Idiom Matching Cards with Pictures for Context - Set 1

Idiom Matching Cards with Pictures for Context - Set 1
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More than half of my students have Autism or another disability which affects social/pragmatic language skills. They do not infer the meanings of everyday idiomatic expressions and these need to be taught explicitly and then applied in real life situations.

I have created three sets of matching cards (this is the first set) to help explicitly teach some of the common idioms used in the English language.

This is a simple product. I would print these on card stock so that you cannot see through the back and then laminate them to make them durable. Simply teach the idioms by introducing the idiom cards, showing the students the literal depiction of the meaning to illustrate how silly that would be if they were taken literally. You can then either: 1. go ahead and show them/and explain to them the real/intended meaning of the idiom with the picture, 2. or you can withhold the real meaning and provide a verbal description of a scenario that would provide some context to see if they can then infer the meaning (for example, after showing them the literal picture for "He's on cloud 9," you would say, "Someone might be on cloud 9 when it's their birthday." Hopefully the student will be able to infer that this means someone is happy. Then you can validate that response by showing them the intended meaning. If not, then you simply tell them.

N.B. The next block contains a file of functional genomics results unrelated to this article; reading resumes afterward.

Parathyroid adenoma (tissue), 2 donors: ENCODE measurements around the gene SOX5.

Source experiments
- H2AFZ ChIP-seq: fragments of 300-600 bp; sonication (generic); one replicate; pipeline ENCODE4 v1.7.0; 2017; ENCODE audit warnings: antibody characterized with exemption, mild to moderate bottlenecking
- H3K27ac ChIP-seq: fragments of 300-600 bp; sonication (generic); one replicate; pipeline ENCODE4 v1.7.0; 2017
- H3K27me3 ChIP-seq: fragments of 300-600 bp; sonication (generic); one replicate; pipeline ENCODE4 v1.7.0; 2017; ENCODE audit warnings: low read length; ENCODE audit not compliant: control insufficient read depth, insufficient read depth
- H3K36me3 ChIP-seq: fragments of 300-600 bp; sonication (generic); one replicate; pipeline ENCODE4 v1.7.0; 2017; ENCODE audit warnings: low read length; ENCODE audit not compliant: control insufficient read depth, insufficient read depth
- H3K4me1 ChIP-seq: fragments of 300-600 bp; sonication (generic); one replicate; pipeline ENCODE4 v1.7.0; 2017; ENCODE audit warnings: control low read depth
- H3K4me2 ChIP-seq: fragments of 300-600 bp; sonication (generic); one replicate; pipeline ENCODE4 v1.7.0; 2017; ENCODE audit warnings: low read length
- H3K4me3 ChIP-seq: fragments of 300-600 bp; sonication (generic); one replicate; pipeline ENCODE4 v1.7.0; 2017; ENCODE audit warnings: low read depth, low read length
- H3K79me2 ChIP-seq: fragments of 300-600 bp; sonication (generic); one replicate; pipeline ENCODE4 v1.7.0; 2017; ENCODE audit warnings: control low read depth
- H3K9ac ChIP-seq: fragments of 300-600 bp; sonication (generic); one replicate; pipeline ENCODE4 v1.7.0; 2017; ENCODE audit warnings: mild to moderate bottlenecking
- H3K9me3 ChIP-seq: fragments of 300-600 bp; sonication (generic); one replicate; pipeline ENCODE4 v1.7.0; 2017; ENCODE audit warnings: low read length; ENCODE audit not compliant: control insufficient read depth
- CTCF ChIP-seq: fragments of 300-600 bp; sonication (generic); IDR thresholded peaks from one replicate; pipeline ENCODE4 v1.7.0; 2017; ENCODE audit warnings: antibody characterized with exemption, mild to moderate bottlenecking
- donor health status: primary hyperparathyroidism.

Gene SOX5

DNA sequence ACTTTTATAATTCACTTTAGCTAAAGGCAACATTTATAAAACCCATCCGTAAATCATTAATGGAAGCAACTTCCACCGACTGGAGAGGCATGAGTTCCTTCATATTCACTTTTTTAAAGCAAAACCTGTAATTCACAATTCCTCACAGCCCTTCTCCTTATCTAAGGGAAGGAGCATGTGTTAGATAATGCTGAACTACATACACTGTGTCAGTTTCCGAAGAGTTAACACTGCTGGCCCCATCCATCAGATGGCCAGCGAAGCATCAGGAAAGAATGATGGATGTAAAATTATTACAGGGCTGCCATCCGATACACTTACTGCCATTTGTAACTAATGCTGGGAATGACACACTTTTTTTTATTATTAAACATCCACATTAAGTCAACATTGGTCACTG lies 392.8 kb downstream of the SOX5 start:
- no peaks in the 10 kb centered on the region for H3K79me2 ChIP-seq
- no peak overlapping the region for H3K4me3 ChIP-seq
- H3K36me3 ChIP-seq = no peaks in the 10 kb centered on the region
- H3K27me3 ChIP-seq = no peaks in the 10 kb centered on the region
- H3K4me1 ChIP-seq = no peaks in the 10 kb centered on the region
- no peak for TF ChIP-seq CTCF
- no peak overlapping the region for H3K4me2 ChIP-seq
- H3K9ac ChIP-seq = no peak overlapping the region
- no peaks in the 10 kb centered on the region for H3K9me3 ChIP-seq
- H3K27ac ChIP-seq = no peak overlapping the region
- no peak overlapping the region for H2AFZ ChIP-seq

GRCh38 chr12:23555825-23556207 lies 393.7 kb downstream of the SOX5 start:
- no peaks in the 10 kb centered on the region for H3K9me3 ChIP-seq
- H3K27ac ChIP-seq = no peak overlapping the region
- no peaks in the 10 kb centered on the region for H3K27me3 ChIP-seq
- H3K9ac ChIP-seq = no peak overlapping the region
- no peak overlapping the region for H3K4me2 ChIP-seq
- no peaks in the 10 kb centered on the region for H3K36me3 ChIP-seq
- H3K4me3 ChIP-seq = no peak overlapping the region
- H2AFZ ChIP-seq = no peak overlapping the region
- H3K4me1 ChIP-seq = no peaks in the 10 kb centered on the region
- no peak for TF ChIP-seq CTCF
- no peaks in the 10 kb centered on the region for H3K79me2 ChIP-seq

After an initial review with these idioms, you can play a sort of matching game where the kids turn over the literal meaning, tell you the intended meaning, and then try to find it.

After the students have learned the meaning through rote memory, you'll want to make sure they can apply them. Find situations in which to use the idioms taught. In books that you read to the students, find situations in which the characters might say one of these idioms to another character.

I remember an instance where two of my students were looking for their sticker charts and one was in a particular hurry. The other student looked at him and said, "Hold your horses." I was so proud. It had been several sessions since we'd addressed it and here she was applying it in an appropriate context.
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